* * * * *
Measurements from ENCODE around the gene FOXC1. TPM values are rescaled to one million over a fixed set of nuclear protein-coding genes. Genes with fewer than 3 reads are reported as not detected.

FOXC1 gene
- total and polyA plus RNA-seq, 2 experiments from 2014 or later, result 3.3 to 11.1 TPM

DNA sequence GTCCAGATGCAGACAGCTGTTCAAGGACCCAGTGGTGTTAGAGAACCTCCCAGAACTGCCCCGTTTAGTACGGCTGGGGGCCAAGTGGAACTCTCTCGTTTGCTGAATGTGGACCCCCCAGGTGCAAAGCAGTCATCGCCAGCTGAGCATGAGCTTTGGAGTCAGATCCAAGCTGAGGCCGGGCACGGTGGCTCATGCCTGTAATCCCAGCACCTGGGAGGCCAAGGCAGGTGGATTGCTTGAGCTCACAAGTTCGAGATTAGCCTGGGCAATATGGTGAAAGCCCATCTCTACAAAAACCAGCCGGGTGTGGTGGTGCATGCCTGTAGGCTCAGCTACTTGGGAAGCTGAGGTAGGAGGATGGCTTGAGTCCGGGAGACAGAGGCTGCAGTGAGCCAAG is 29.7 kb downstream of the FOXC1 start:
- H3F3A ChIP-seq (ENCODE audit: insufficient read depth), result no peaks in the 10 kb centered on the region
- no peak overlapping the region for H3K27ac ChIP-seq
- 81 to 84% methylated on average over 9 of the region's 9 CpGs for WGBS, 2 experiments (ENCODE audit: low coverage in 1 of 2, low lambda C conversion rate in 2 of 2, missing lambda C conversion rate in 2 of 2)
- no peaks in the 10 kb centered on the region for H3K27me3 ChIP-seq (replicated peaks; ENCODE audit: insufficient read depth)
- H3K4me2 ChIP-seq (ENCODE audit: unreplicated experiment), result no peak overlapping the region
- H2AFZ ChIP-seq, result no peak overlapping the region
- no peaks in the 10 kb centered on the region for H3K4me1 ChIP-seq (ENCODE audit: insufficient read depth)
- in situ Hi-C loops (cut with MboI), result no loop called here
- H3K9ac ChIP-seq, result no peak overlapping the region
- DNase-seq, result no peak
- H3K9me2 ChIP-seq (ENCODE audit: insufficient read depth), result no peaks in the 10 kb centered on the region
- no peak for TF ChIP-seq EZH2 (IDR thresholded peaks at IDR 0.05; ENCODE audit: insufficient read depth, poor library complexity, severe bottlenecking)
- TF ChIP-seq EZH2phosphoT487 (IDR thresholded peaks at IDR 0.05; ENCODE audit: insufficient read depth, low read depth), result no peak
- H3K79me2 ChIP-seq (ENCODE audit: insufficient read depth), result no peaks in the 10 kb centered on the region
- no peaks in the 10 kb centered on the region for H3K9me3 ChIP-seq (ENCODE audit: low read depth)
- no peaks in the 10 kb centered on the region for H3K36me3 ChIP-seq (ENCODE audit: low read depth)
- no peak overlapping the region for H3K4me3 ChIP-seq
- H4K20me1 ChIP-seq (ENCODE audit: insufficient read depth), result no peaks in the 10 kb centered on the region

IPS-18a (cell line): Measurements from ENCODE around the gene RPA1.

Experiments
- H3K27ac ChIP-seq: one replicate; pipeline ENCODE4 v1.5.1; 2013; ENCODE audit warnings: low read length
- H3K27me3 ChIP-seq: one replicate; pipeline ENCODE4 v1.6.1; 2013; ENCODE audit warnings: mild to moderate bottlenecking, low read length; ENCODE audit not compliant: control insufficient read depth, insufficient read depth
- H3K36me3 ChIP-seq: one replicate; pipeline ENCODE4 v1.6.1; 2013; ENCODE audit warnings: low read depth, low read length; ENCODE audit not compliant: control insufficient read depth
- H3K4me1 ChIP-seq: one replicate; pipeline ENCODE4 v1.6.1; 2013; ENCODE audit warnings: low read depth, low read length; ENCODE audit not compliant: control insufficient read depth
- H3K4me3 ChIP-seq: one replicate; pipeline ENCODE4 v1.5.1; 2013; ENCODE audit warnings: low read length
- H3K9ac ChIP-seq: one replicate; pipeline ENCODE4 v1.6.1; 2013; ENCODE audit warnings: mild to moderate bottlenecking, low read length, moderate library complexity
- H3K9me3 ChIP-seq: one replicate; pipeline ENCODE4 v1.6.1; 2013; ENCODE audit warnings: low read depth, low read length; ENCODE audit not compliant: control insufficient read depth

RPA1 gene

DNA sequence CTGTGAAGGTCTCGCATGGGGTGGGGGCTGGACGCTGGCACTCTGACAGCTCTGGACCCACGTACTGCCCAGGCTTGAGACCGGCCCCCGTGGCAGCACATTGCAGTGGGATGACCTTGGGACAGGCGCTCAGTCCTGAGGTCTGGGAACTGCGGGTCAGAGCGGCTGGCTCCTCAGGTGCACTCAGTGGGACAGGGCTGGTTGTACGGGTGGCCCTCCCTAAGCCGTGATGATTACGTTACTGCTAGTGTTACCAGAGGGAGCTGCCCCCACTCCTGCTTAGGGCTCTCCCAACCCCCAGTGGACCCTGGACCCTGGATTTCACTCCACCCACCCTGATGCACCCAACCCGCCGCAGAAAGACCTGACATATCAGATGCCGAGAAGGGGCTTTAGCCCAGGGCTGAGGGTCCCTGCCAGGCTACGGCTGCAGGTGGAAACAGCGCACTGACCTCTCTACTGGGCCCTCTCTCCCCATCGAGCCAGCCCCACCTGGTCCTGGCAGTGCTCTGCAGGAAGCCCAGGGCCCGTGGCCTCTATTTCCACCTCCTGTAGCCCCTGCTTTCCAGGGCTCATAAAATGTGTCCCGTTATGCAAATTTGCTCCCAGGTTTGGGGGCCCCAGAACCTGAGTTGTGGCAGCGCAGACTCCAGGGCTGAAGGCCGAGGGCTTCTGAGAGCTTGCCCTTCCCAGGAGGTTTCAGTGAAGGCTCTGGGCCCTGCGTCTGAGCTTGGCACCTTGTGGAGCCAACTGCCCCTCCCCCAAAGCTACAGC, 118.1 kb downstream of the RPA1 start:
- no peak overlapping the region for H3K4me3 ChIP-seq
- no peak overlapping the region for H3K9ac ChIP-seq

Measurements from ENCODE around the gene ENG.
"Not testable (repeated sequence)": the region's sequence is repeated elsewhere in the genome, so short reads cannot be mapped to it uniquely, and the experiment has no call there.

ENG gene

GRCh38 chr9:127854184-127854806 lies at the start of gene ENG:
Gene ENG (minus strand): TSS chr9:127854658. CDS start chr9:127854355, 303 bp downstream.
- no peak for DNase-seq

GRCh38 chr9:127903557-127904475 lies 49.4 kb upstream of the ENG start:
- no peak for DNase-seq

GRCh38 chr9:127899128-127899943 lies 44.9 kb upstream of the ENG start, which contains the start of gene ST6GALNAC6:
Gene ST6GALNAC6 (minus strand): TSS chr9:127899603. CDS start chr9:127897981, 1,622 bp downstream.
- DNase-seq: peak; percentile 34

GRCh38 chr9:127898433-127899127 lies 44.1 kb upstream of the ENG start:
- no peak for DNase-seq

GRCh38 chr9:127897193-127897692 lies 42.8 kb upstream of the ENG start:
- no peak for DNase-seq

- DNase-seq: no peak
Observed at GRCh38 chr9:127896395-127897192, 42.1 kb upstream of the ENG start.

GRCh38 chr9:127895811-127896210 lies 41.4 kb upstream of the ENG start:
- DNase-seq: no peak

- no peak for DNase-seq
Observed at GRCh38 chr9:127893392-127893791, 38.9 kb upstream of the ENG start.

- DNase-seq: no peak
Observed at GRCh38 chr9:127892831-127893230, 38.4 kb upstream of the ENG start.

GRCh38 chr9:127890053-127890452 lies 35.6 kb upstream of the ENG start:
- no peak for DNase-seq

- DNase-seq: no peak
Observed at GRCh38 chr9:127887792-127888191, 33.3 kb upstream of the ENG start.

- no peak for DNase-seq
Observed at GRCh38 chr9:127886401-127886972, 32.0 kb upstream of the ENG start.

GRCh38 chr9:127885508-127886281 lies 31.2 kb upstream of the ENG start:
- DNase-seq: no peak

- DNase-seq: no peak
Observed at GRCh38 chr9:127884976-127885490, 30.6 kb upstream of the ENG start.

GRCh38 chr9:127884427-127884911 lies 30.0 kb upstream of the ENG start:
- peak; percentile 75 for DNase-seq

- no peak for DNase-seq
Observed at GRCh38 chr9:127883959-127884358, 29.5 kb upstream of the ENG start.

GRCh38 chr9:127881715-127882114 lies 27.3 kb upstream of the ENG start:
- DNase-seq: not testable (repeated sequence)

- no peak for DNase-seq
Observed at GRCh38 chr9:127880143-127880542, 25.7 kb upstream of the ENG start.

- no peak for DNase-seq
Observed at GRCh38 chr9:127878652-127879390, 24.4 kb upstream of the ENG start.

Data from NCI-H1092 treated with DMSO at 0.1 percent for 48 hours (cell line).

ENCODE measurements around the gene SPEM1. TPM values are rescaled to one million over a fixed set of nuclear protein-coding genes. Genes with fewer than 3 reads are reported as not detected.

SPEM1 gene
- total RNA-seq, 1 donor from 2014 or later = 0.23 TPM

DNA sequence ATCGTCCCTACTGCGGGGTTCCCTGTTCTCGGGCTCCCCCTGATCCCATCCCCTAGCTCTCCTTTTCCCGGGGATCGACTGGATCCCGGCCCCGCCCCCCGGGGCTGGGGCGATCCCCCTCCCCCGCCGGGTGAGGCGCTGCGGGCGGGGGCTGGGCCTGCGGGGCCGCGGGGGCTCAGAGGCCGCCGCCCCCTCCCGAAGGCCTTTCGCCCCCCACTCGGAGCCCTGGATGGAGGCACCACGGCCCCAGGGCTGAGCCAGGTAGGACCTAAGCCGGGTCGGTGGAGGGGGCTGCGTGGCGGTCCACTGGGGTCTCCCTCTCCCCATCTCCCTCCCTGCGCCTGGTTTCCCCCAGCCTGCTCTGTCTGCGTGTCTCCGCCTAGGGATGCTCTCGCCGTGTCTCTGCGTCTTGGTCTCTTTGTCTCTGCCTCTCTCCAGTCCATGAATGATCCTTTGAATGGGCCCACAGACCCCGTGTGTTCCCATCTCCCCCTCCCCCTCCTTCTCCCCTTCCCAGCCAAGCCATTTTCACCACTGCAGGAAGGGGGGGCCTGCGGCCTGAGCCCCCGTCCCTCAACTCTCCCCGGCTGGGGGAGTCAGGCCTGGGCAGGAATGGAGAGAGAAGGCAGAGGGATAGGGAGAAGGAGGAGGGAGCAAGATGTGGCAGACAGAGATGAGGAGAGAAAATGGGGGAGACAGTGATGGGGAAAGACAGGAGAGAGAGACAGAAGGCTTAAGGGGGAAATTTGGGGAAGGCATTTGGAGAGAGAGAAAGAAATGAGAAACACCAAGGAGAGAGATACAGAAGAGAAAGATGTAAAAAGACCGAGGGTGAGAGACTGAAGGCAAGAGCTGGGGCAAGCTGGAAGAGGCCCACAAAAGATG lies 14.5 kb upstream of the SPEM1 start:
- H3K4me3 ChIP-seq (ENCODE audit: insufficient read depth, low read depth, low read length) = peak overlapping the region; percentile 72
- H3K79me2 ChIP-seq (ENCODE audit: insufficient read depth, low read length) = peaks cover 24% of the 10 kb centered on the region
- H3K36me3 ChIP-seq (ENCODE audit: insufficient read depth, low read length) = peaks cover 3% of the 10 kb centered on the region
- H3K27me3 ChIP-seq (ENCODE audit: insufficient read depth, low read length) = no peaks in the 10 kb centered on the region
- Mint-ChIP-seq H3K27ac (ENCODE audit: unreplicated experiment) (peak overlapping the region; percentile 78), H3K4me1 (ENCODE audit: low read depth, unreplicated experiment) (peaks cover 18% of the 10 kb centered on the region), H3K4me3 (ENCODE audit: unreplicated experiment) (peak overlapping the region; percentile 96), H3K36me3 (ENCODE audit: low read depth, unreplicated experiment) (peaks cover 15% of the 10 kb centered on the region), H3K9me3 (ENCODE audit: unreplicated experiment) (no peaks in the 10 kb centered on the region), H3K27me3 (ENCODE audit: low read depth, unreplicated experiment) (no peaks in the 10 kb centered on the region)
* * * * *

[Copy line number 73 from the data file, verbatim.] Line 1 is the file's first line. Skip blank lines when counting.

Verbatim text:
GRCh38 chr9:127881715-127882114 lies 27.3 kb upstream of the ENG start: